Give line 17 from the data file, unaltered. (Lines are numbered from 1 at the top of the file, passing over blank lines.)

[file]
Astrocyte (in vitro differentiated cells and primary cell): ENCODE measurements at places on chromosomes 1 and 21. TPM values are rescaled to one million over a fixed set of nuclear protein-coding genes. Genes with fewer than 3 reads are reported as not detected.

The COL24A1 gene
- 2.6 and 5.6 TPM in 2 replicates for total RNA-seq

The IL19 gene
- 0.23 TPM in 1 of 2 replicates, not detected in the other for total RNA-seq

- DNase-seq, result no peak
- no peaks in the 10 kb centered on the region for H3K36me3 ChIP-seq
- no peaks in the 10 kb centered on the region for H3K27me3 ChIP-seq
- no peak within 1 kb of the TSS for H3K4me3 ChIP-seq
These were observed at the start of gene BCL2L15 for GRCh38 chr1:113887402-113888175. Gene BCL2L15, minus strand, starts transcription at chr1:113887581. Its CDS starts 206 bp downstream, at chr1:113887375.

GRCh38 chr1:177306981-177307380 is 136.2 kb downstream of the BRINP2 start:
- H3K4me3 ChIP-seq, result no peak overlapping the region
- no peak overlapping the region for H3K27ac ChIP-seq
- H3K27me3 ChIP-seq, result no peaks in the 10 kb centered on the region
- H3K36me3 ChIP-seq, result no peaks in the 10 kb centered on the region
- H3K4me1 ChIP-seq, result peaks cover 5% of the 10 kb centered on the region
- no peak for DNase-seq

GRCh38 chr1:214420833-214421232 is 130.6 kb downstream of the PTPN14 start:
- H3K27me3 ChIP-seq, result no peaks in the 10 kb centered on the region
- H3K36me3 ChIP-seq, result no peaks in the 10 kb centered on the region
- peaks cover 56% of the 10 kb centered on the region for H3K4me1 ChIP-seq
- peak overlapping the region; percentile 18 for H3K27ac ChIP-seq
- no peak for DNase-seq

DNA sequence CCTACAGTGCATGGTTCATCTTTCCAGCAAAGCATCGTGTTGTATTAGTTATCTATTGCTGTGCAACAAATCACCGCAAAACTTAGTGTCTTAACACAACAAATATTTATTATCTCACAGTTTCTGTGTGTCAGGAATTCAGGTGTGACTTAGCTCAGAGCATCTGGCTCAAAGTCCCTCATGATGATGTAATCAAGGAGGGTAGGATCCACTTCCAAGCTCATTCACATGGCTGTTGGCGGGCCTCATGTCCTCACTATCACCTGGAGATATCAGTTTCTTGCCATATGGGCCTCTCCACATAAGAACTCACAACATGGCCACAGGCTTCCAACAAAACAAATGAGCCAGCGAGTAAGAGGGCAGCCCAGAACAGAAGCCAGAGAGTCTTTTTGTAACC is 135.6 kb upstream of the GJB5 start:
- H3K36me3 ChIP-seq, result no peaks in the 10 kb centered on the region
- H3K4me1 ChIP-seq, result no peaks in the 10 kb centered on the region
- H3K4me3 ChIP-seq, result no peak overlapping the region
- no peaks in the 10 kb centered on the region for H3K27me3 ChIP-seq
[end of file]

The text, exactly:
- no peak for DNase-seq